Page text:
Google unveils Chrome web app store

Dec 8, 2010
Tech

Google (GOOG) held a big event in San Francisco yesterday to talk about the future of its Chrome web browser and to announce the launch of its Chrome operating system for new devices starting in 2011. Web apps are a big component of the announcement for both Chrome and Chrome OS. The operating system itself […]

Google (GOOG) held a big event in San Francisco yesterday to talk about the future of its Chrome web browser and to announce the launch of its Chrome operating system for new devices starting in 2011.

Web apps are a big component of the announcement for both Chrome and Chrome OS. The operating system itself is optimized for web apps and targeted at netbooks. It’s open source and meant to be quick and efficient, emphasizing “speed, simplicity and security.” It’s not Android, as Google said in its 2009 development blog — primarily, while Android is a functional OS that works over lots of different systems, it isn’t geared toward constantly working with the Internet, but that’s the vision behind Chrome OS. Android has you download your apps; Chrome OS’s are online and you access them with your Internet connection.

In addition to talking about when we’ll see Google’s Chrome-based netbooks for sale — the company has about 60,000 being produced already, which it plans to give out to developers, but retail is a ways off yet — the event also focused on Chrome’s web app store. Chrome apps are all web-based, and that’s an important distinction from the way the current mobile app world works, as seen on Android, Apple’s (AAPL) iOS devices and on RIM’s (RIMM) BlackBerrys. They’re much more like Yahoo’s in-browser app platform (YHOO) or something you’d use on Facebook. The apps are optimized for the browser and exist online.

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A move to smartphones soon?

There has been some talk in the media lately about mobile apps and their future when pitted against the mobile web, and while Chrome’s apps are desktop-based, it does seem pretty likely that a similar model could make its way to smart phones in the fairly near future.

Mobile apps today are big business right now, and are incredibly popular — analysts speculate the revenue made just from advertising in apps could reach $8 billion in five years. There are hundreds of thousands of apps available for iOS devices right now in Apple’s App Store, and that includes many dedicated apps like those of publications: the New York Times, Detroit Free Press and NPR each have apps that provide just their content to the user. You want the New York Times, you click that app, you spend some time reading news piped to you directly from the source.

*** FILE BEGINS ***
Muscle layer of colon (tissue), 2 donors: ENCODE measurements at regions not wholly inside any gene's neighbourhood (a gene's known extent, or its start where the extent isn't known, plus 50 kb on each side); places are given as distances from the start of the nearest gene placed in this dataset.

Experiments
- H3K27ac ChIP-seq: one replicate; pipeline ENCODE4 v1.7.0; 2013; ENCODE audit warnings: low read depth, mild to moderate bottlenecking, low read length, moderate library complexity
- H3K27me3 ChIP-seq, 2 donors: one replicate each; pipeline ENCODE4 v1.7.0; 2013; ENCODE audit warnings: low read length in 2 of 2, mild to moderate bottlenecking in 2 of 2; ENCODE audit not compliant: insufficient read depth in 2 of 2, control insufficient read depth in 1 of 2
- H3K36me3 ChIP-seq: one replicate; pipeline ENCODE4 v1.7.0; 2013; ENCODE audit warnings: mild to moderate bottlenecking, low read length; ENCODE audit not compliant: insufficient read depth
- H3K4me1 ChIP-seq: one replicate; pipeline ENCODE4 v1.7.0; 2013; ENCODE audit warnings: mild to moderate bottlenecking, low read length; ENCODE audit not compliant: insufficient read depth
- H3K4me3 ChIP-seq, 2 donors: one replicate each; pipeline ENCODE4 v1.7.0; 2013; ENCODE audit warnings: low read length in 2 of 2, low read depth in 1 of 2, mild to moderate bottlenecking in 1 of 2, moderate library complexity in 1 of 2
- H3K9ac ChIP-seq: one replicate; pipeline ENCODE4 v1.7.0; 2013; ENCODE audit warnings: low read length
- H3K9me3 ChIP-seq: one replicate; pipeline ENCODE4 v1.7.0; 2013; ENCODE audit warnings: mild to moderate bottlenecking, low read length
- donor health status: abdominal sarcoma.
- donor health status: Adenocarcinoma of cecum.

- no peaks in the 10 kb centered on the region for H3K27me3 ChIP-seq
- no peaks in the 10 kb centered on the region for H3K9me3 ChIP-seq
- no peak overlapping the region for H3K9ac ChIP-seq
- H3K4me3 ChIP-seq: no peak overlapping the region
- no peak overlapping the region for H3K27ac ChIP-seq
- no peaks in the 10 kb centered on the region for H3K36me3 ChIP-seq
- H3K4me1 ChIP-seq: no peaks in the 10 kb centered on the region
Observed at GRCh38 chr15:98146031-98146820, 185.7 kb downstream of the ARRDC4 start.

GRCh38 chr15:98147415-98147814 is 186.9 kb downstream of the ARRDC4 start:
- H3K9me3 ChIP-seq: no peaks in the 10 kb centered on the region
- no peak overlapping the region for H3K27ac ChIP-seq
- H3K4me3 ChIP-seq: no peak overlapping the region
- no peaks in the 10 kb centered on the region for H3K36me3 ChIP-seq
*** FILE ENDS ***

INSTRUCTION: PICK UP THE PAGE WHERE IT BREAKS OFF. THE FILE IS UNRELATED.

But every time you use an app, you’re not using the rest of the Internet. You’re skipping using a browser, and everything that goes with it: like moving to other interconnected web sites using links, for example. Some analysts think that when mobile web browsers ramp up in the near future, they’ll provide a better experience for users than dedicated apps, and that business will start to die off.

Expect mobile apps to evolve

Morgan Stanley (MS) released a study saying the web on mobile devices will be bigger than it is on desktops in five years, according to a story at Mashable.com. It’s not completely unreasonable to assume that better browsing could spell the end of the app fad.

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Maybe mobile apps won’t go extinct — maybe they’ll evolve. Chrome’s web app store suggests that if the mobile web and the current smart phone app model go head-to-head, and dedicated apps lose out, it might be because the mobile web provides apps of its own. Some content providers have already rolled out web apps for the Chrome app store; the ones that are written in HTML5 apparently work pretty well on an iPad, too.

Instead of the mobile web and the mobile app model killing one another, it seems a hybrid like Chrome is a distinct possibility, provided networks can handle it. Maybe when you buy an iPhone in the future, it’ll come with just a browser that accesses an app store, and where you’ll buy your apps but leave them online.

For now, at least, the developments over at Google make it seem like there are lots of unseen possibilities for the future of the Internet and the ways we consume it.

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Phil Hornshaw

Phil Hornshaw is a freelance writer, editor and author living in Los Angeles, dividing his time between playing video games, playing video games on his cell phone, and writing about playing video games. He’s also the co-author of So You Created a Wormhole: The Time Traveler’s Guide to Time Travel, which attempts to mix time travel pop culture with some semblance of science, as well as tips on the appropriate means of riding dinosaurs. Check out his profile.

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